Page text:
An Iranian woman scrawled “death to the dictator” in red spray paint. A crowd burned a picture of the country’s late supreme leader Ayatollah Khomeini. Others stood up to the powerful Revolutionary Guard.
These are remarkable acts of protest in Iran, a country where dissent is rarely tolerated, women are treated as second class citizens and gay men are routinely persecuted.
This wave of anger is the most severe threat to Iran’s cleric-led government since the so-called Green Revolution of 2009, several months of protests to back reforms following allegations of a rigged presidential election.
The current countrywide protests have rocked Iran, ever since people took to the streets on Dec. 28 to demonstrate against rising prices and poor economic conditions.
It was largely poor Iranians who launched the demonstrations, with some analysts citing the sharp increase in egg and poultry prices as the spark.
Unemployment in Iran runs at about 12 per cent, but it soared to 29 per cent for young people in 2017. Iran’s economy has improved now that some sanctions have been removed, since the international agreement to limit Iran’s nuclear program came into force in 2015.
But many Iranians complain that economic benefits have not trickled down to them.
Marina Nemat, the author of the memoir Prisoner of Tehran, was born in Iran but now lives in Aurora, Ont. She said in a country with a “brutal” government, deciding to take to the streets “is difficult to do.”
“When the average citizen has difficulty putting food on the table, when the average citizen has difficulty putting a roof above their family’s head, it is much easier to get on the street and protest,” Nemat told CBC News.
Iran’s middle class, analysts say, has yet to join the protests in large numbers.
As with most anti-government movements, Iranians are also voicing anger at corruption and mismanagement.
The first protests began in Mashhad, Iran’s second-largest city. (NCRI-FAC/Twitter)
Some of the most vociferous protests have taken place in areas long believed to ardently support the government. They began in Masshad, Iran’s second largest city, where demonstrators chanted “death to Rouhani,” calling out President Hassan Rouhani, who negotiated the nuclear deal.
“Clearly there is a very, very strong frustration among the population over the worsening economic situation,” said Trita Parsi of National Iranian American Council. “[People] were expecting things to move in the right direction, and those expectations have not been met.”
‘Get out of Syria’
The demonstrations spread to other government strongholds, including Qom, home to some of the most important academic institutions for Shia scholarship. In recent days, protests have taken place in dozens of cities across the countries.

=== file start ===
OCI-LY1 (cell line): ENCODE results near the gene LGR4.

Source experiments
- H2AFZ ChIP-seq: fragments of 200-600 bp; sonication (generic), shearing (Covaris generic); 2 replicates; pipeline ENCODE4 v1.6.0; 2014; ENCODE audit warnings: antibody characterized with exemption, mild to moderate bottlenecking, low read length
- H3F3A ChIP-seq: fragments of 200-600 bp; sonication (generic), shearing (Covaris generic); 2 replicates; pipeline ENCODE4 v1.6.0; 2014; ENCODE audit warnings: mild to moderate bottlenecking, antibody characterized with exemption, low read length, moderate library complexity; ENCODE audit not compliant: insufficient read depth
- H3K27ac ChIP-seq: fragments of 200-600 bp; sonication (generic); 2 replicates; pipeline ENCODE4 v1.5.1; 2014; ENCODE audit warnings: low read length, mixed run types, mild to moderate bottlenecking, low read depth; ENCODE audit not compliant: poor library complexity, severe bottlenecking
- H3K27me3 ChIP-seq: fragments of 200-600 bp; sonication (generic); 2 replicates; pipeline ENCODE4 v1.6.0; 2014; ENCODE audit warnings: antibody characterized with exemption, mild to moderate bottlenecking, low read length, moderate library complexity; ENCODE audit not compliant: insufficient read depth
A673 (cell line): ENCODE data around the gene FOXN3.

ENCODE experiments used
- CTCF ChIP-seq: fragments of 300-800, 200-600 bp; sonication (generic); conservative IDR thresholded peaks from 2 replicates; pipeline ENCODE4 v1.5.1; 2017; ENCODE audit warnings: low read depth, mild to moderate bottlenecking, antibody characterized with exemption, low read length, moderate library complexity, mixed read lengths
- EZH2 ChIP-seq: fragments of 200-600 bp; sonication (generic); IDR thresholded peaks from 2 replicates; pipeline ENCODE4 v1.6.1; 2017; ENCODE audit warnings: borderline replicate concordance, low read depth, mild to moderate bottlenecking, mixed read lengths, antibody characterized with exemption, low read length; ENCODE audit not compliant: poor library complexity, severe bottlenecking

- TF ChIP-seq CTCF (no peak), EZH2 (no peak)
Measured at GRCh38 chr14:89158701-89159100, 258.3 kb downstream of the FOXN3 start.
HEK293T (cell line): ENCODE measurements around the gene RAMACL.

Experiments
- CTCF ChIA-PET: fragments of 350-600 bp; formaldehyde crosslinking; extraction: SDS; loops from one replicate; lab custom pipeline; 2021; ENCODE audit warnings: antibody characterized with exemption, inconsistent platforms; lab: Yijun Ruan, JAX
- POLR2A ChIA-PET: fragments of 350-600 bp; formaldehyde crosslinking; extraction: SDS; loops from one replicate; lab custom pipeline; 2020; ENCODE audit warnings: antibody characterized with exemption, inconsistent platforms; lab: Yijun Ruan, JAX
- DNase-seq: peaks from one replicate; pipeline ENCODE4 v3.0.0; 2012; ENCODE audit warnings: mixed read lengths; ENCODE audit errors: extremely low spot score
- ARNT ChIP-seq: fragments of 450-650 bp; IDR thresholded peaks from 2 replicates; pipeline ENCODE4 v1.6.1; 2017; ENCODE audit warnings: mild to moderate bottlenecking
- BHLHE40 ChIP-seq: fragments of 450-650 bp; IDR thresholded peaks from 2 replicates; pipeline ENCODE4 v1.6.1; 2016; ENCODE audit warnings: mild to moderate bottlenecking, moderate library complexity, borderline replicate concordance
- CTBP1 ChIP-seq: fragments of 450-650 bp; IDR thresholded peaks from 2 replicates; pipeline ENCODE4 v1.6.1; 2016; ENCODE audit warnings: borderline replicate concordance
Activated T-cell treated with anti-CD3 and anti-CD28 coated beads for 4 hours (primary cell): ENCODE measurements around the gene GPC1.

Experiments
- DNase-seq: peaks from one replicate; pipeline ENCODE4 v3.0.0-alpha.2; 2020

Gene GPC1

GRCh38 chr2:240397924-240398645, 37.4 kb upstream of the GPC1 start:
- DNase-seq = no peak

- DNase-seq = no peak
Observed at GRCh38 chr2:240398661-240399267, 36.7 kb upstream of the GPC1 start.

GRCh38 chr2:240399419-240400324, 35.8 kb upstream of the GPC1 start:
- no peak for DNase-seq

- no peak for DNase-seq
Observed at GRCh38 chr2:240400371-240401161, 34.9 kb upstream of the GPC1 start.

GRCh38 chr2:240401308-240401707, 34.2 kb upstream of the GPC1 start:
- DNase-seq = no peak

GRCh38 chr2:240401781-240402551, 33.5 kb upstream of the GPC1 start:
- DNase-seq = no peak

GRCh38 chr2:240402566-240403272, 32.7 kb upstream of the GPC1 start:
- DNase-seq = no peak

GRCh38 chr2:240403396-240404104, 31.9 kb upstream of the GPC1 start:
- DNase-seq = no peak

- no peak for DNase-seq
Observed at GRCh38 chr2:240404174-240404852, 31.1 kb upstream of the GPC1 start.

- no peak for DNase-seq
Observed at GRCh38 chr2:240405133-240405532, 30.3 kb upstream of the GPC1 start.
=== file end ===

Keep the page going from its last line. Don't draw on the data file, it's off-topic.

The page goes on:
Iranians chanted “get out of Syria and take care of us,” and “death to Hezbollah” — expressing concerns that Iran’s government spends too much money propping up its other interests in the Middle East.
The focus of their anger is not one political side. Iranians are furious at both the hardliners who dominate the government and the reformers trying to modernize the country.
A photo from social media shows a protest in Tehran on Dec. 30. (Reuters)
While economic concerns and corruption have stirred anger among ordinary Iranians for decades, what’s changed now is the explosion of smartphone use.
In a country of 80 million there were 48 million smartphones in use in 2017, compared with just two million in 2014.
Iran has limited freedom of expression, but internet-connected devices have given Iranians a powerful new tool to communicate with one another — and the outside world.
Knowing just how popular many of these digital platforms are, the Iranian authorities moved in the days following the outbreak of the street protests to block several apps.
Telegram is a messaging app that was widely used by Iranians. (CBC)
The messaging app Telegram, which supports encrypted chats, has more than 40 million active Iranian users. Many shared notices about upcoming rallies and videos documenting the protests, until the authorities shut it down to “maintain peace.”
Instagram, the photo sharing service owned by Facebook, also appears to be down.
Will protestors get what they want?
Some people have expressed hope the demonstrators will force Iran’s leaders to act, but the country’s history doesn’t appear to make this likely.
The killing of an Iranian police officer earlier this week has now sparked worries of an even harsher crackdown by Iran’s security forces.
Still, tens of thousands of Iranians are defying calls to stay home as protests continue, usually at nighttime, in many cities across Iran.
Iranian-born political analyst Meir Javendanfar sees an opportunity for Rouhani, the reform-minded president, to harness the current wave of anger and use it as a cudgel against his hardline critics.
President Hassan Rouhani said Iranians have the right to protest but those demonstrations should not make the public ‘feel concerned about their lives and security.’ (Iranian Presidency Office via Associated Press)
“In the long run, I think these demonstrations will actually provide Rouhani with leverage,” said Javendanfar, a lecturer on Iran at the Interdisciplinary Center in Herzliyam in Israel.
“He can tell the hardliners, ‘Look, you didn’t let me do economic reforms and look what we got. Do you want more of this? Because if you don’t let me reform, this is what’s going to happen.'”
Author Nemat argues that “history moves slowly” in Iran, but she remains hopeful of change in her home country.
“I’m not saying that this round of protests are this point of no return. I don’t think the situation in Iran or the region is ripe enough right now to allow for a regime change in Iran, but Iran is edging toward that point.”
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